Blog: Restricting Multiple Small Business DeductionsJune 1st, 2016
The Small Business Deduction (“SBD”) is a mainstay in the Canadian taxation of small-to-medium sized Canadian-controlled private corporations’ (“CCPC”) business profits. The SBD reduces a CCPC’s tax rate on its first $500,000 of business profits to a rate of between 10.5% to 15% depending on the province or territory (Quebec being the outlier at 18.5%). This lower tax rate enables small businesses to reinvest more profits. It also provides an opportunity to split income with family members by paying dividends from after-tax profits to individuals that otherwise have low income, which results in them paying minimal personal tax.
These benefits make accessing multiple SBDs an attractive business goal. The Income Tax Act contains rules that prevent SBD multiplication by restricting each “associated” group of corporations to one shared $500,000 Small Business Limit (“SBL”). A corporation’s association status is determined by a number of rules that look at family ownership.
Not directly restricted under the existing rules is the payment of fees between non-associated corporations. The 2016 Federal Budget proposed a new set of rules intended to restrict perceived abuses of the ability to multiply the SBD. The new rules apply for corporate taxation years starting on or after March 22, 2016.
How will the new rules impact non-associated corporations?
The changes also impact partnerships with corporate partners but the following comments focus on the payment of fees between two non-associated corporations.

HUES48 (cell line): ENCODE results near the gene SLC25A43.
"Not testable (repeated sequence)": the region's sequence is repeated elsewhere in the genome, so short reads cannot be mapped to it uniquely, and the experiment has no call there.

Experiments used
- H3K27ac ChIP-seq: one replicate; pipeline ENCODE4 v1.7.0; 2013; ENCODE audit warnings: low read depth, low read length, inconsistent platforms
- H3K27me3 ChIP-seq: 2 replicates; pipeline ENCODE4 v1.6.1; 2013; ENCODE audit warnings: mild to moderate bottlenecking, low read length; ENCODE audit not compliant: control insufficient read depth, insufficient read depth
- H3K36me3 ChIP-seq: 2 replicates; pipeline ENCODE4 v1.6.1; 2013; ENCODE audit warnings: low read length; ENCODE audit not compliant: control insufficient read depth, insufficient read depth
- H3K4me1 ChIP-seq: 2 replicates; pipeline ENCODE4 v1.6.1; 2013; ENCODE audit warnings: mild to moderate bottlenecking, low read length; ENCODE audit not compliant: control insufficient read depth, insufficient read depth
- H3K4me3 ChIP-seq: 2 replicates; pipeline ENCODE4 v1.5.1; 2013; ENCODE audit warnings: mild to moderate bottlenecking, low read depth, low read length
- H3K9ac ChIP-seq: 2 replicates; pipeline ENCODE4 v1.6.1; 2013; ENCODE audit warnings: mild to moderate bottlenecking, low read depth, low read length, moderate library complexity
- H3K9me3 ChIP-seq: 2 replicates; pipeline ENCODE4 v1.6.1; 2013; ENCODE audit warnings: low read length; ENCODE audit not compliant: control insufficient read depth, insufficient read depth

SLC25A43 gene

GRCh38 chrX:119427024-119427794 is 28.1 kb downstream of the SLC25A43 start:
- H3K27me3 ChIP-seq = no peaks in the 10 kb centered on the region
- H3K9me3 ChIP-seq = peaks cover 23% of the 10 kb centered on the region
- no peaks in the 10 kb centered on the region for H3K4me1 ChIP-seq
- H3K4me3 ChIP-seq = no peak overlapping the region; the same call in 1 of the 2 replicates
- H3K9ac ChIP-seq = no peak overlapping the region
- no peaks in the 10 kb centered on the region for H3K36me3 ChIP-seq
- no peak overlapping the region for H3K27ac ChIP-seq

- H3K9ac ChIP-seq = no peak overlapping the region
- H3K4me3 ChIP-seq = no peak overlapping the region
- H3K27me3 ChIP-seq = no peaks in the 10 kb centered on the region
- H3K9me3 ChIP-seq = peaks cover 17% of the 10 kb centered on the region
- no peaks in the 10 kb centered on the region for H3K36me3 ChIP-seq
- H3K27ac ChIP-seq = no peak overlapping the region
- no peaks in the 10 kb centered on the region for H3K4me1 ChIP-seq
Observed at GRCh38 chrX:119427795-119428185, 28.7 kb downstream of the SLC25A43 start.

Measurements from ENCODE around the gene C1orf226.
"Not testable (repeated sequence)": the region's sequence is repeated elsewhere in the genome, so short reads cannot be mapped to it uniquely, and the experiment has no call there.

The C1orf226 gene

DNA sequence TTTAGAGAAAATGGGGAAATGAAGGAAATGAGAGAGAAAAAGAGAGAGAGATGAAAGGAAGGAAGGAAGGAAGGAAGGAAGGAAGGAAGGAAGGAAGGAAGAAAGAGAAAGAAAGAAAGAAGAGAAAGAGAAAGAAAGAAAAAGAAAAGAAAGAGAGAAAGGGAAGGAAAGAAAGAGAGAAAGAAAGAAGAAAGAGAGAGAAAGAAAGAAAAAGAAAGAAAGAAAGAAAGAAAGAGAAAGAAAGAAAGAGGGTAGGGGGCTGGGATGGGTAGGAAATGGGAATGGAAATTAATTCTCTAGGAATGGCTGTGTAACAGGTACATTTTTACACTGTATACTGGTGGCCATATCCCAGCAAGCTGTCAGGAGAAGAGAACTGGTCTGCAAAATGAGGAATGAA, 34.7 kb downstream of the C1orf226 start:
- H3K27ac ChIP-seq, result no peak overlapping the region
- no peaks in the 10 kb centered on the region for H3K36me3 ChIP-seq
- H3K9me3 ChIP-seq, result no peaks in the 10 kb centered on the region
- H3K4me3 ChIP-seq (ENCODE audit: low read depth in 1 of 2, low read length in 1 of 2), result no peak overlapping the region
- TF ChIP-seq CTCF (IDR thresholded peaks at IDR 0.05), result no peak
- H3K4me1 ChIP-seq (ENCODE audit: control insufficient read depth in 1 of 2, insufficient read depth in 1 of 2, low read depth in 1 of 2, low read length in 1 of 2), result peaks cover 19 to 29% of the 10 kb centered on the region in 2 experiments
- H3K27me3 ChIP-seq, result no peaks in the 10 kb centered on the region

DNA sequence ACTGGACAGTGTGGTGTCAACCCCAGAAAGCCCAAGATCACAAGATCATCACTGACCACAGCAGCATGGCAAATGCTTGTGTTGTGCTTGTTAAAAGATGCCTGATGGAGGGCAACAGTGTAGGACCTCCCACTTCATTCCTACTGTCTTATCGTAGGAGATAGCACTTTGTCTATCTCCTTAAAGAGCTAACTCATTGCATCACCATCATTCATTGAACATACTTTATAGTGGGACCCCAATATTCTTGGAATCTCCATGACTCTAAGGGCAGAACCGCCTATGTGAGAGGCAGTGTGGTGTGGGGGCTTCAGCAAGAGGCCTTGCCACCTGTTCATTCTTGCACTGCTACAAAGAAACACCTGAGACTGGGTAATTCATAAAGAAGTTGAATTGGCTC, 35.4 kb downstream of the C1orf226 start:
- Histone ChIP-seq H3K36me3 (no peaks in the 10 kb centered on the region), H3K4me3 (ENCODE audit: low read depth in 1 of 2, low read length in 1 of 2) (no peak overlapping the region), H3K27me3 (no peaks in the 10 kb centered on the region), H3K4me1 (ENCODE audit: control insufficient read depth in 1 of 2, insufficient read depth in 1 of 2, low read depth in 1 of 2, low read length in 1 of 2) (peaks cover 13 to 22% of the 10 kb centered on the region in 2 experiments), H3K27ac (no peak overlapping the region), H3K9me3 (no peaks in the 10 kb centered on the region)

The new rules will impact any situation where fees are paid from one private corporation to another when there is even a minimally direct or indirect ownership connection between the two corporations. “Direct or indirect interest” is not defined but it is a very broad term that may not only refer to share ownership. These rules go far beyond the reach of the current association rules. For example, take the following scenario.
Aco and Bco are not associated. Therefore they each are entitled to a $500,000 SBL under the existing rules. However, under the new rules, if Aco pays fees to Bco, Bco is not able to claim a SBD with respect to that income.
Are there any relieving provisions?
The restriction on claiming the SBD does not apply if at least 90% of recipient corporation’s income is derived from unrelated parties. So, in our example, if Bco generates 90% of its income from unrelated parties and 10% from Aco, the restriction will not apply and Bco will not be restricted from claiming the SBD on all of its income, including the income generated from Aco.
But what if we are not trying to multiply the SBD?
The new rules will apply regardless of whether or not the intent is to multiply the SBD. If we assume, in our example, that Aco has $500,000 of active business income prior to paying a $100,000 fee to Bco (Bco’s only income), Bco will not be entitled to claim the SBD on the $100,000 income.
In this situation, relief can be found when the payor corporation assigns some of its SBL to the recipient corporation. In our example, Aco could assign $100,000 of its SBL to Bco reducing Aco’s SBL to $400,000 and allowing Bco to use the $100,000 against its income derived from Aco.
The ability to assign the SBL is subject to a number of restrictions and both corporations must report the amount assigned on a form included with their tax returns.
In summary, the new rules could represent a significant change for some corporate structures. If you have circumstances where fees are being paid between two corporations, you should contact your Crowe MacKay advisor to discuss the impact and potential alternatives.
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